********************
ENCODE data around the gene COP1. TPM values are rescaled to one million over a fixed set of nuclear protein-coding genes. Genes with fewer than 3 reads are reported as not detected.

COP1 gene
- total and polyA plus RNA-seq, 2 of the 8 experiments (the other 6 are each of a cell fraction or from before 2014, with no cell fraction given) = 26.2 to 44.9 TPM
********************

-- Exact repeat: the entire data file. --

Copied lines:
ENCODE data around the gene COP1. TPM values are rescaled to one million over a fixed set of nuclear protein-coding genes. Genes with fewer than 3 reads are reported as not detected.

COP1 gene
- total and polyA plus RNA-seq, 2 of the 8 experiments (the other 6 are each of a cell fraction or from before 2014, with no cell fraction given) = 26.2 to 44.9 TPM